Why I Bought A Chromebook Instead Of A Mac

Chromebooks have surpassed sales of Mac laptops in the United States for the first time ever. And that doesn't surprise me. Because roughly a year ago I made the same switch. Formerly a lifelong Mac user, I bought my first PC ever in the form of a Chromebook. And I'm never looking back. Image: Shutterstock / Acer / Gizmodo

Driven by the kind of passion that can only be found in the recently converted, I have aided and abetted friends in renouncing the sins of gluttony and pride uniquely found in the House of Apples. I have helped them find salvation with the Book of Chrome. Glory be the Kingdom of Chrome, for your light shines down upon us at a quarter of the price.

Make no mistake, I grew up on Macs. The first computer I remember my Dad bringing home when I was five years old was a Mac. Our family computer throughout the 1990s was a Mac. I used that Mac Performa throughout primary school, and it gave me treasured memories of playing Dark Forces and first discovering the internet. My high school graduation present from my parents in 2002 was my first Mac laptop. And I would continue to buy Mac desktops and laptops for the next decade and a half.

But something happened about a year ago when my Macbook Air was running on fumes. I looked at the Macs and gave my brain a half-second to entertain other options. I owned a functioning Mac desktop, which is my primary machine for heavy lifting. But I started to wonder why I wasn't entertaining other options for my mobile machine.

The biggest consideration was price. When all was said and done, even the cheapest Mac laptop was going to set me back about $US1300 ($1811) after taxes and AppleCare (in Australia, a basic Macbook Air with Apple Care will run you $1678). And the siren song of a computer under $US200 ($279) was calling my name. I got the Acer Chromebook with 2GB of RAM and a 16GB drive. It cost a shockingly low $US173 ($241). And it was worth every penny. It even came with 100GB of Google Drive storage and twelve GoGo inflight internet passes. If you travel enough, the thing literally pays for itself in airline Wi-Fi access.

I rarely have to edit video and my photo manipulation needs are minimal. So when I walk down to the coffee shop to work, what the hell do I need doing that can't be done on a Chromebook? Nothing, is the answer. Precisely nothing. And if you're being totally honest with yourself you should probably ask the same question.

Computers have essentially become disposable, for better and for worse. We've seen this trend in electronics over the past decade and it's a great thing from the perspective of Western consumers. More people can afford e-readers and tablets that now cost just $US50 ($70). The mid-2000s dream of "one laptop per child", which sought to bring the price of mobile computers down to $100, has become a reality thanks to Chromebooks and tablets made by companies like Acer, HP and Amazon. And with more and more of our computing needs being met by web browsers alone, the average consumer is seeing less incentive to buy a Mac.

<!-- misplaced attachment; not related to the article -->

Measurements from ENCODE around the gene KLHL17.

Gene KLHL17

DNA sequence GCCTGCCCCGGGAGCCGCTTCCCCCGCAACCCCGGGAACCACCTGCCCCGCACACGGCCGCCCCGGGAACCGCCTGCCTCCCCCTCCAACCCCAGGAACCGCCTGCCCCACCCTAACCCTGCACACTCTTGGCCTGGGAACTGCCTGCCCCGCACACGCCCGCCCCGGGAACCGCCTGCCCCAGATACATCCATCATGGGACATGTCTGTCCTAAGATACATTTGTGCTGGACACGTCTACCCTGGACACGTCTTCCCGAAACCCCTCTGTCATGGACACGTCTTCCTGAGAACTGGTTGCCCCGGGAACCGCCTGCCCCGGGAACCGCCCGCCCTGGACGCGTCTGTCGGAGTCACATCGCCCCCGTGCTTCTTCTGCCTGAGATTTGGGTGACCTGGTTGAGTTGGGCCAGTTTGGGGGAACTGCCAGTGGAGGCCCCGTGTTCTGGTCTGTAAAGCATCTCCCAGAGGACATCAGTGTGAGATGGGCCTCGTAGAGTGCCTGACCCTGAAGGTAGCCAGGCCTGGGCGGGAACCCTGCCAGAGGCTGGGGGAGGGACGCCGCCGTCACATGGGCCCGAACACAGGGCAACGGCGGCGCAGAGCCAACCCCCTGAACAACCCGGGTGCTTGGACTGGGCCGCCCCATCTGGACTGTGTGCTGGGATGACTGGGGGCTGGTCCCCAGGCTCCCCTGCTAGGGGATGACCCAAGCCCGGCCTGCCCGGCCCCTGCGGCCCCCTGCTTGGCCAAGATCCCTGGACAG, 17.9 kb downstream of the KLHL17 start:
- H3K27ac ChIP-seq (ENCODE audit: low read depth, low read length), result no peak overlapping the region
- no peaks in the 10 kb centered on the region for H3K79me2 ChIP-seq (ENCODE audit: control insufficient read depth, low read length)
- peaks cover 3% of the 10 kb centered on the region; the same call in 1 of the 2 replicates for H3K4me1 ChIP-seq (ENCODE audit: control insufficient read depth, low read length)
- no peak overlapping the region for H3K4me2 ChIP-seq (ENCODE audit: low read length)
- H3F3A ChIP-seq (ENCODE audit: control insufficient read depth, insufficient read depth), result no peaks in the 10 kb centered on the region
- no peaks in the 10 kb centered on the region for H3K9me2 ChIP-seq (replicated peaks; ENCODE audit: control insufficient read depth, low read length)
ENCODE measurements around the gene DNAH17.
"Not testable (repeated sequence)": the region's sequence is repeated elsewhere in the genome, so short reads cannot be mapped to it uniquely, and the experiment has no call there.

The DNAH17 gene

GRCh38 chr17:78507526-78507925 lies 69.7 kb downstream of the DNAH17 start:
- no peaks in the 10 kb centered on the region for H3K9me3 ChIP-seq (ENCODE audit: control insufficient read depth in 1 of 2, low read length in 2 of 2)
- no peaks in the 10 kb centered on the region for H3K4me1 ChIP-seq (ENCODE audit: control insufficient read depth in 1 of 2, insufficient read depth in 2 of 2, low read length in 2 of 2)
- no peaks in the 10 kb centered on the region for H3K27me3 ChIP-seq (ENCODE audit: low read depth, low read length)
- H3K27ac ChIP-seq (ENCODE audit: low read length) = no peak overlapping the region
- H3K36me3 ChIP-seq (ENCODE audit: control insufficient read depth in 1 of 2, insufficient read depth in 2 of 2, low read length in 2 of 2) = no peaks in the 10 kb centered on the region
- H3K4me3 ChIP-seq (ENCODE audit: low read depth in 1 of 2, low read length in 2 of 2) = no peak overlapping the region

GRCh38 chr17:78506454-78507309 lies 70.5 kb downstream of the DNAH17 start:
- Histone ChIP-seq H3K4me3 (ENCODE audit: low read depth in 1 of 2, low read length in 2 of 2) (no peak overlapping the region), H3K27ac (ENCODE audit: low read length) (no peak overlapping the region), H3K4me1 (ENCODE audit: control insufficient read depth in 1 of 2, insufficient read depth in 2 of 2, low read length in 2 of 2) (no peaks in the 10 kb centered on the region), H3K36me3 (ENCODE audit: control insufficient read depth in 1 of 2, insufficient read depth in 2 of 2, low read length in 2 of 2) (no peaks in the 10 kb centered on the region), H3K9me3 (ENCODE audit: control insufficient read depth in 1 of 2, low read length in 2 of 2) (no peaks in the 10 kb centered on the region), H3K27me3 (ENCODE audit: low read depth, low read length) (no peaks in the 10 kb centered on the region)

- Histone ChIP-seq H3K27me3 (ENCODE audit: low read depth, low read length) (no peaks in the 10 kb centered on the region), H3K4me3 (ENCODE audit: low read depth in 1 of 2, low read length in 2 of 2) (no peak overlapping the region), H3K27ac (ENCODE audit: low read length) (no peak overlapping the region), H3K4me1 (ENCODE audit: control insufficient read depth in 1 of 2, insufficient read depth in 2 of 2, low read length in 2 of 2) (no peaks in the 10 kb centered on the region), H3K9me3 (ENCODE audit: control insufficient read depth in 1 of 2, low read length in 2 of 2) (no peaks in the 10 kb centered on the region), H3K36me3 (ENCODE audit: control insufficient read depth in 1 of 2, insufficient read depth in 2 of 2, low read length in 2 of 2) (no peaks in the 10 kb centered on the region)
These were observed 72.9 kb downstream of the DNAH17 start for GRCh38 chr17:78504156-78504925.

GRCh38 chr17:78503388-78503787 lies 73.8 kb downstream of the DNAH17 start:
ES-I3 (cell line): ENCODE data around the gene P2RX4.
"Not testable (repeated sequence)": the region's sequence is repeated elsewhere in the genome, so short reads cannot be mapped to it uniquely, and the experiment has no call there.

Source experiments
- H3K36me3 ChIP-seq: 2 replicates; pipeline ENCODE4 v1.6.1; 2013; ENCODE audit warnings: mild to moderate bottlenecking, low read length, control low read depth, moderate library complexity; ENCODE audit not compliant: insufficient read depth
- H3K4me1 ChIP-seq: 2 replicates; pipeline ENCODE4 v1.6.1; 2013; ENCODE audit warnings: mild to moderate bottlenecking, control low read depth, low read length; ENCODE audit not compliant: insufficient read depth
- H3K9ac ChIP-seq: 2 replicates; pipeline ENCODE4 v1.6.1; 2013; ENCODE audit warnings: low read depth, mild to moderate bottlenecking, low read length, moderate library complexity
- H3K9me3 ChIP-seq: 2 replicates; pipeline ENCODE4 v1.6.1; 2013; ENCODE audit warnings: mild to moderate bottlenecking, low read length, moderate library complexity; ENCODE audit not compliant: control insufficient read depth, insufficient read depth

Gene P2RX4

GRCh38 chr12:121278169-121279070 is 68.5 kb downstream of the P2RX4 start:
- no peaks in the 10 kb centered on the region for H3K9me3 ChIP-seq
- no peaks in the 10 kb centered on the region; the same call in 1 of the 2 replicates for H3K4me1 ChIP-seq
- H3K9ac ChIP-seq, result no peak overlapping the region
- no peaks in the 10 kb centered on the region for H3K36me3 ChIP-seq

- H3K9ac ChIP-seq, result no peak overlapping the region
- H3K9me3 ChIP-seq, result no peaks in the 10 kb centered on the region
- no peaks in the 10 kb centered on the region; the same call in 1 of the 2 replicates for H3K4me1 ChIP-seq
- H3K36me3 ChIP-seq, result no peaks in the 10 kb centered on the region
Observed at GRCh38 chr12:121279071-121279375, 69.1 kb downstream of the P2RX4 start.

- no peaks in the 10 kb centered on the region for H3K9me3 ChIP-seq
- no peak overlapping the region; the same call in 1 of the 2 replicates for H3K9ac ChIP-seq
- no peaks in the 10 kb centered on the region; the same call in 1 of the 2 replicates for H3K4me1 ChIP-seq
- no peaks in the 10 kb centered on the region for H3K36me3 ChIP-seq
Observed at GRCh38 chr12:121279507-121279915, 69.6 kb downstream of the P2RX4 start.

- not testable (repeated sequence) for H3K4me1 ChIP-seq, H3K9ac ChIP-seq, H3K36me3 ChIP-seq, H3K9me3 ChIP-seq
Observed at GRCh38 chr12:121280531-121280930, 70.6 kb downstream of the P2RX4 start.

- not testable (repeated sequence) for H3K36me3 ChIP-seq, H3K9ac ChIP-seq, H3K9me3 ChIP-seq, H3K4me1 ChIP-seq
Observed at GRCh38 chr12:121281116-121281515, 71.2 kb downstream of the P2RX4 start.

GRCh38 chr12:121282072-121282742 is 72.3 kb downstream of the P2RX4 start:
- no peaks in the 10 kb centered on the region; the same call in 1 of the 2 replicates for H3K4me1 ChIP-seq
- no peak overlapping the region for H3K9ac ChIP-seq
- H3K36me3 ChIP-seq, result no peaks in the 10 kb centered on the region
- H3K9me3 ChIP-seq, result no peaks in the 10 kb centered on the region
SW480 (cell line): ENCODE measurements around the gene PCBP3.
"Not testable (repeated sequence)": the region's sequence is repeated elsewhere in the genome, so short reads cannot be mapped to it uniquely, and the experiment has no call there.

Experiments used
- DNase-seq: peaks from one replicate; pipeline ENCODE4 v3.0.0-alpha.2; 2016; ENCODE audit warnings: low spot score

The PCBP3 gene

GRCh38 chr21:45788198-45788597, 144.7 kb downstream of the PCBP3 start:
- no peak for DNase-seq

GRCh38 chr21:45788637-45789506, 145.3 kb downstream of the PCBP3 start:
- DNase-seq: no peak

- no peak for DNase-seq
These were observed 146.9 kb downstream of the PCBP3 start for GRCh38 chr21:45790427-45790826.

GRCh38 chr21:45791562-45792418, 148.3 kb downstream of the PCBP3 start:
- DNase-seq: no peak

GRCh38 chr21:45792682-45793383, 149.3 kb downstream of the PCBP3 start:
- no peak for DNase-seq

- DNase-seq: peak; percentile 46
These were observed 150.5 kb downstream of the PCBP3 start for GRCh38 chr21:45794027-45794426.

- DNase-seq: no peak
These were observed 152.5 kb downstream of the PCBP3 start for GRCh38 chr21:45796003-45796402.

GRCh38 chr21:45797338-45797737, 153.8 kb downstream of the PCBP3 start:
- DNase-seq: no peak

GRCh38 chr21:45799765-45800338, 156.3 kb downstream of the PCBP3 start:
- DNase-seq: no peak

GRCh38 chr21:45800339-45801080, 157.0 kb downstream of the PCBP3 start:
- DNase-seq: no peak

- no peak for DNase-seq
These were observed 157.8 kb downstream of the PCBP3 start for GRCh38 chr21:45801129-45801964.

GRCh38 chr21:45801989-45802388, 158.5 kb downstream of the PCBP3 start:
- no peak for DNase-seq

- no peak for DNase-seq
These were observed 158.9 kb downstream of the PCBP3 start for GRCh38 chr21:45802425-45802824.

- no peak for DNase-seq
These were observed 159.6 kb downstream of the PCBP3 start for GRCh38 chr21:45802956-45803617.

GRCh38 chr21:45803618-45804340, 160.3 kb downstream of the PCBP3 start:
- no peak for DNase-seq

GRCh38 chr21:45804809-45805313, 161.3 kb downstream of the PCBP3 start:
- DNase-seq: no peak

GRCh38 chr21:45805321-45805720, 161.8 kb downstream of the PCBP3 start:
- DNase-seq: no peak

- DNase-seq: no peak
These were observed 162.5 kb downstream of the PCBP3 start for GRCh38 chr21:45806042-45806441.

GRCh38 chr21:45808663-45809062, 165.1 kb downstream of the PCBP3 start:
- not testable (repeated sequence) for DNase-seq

This trend should obviously terrify Apple. Computers have become fungible commodities, just like HDTVs before them. Which is to say that the average Westerner doesn't view a TV as high-tech that requires much homework these days. Any TV will do. Look at the screen and look at the price. Does it look like a TV? Yep. Is it cheap? Double yep. Whip out the credit card.

You can get a perfectly good big-screen HDTV from Target or Big W for $600. And you can get a perfectly functional computer for $300. The second decade of the 21st century has pushed us into this and, long term environmental concerns aside, we're all a little better off for it.

Sure, a Mac is a superior computer in some ways, especially if you've grown up accustomed to them. But the average computer user's needs have been exceeded in the most basic laptop. Today there are so many Chromebooks at the $300 price point that are heads above the Acer Chromebook that has served me well over the past year. And there will no doubt be even better ones next year.

Of course, there will always be people who want the latest and greatest tech for technology's sake alone. And if that's your bag, my colleagues here at Gizmodo will no doubt keep you up to date on the shiniest incremental changes that money can buy. There's nothing wrong with loving technology and having an obsessive level of appreciation for the nitty gritty. But for those people who can't see much practical difference between the last three iterations of their iPhone, the idea of a high-end laptop like the MacBook is becoming silly.

Sure, you might get some weird looks at the coffee shop from people who've spent the last decade believing that Apple is the only brand of computer worth buying. But go ahead and buy them a latte and tell them the Good News. You can afford it. You saved a thousand bucks on your last computer.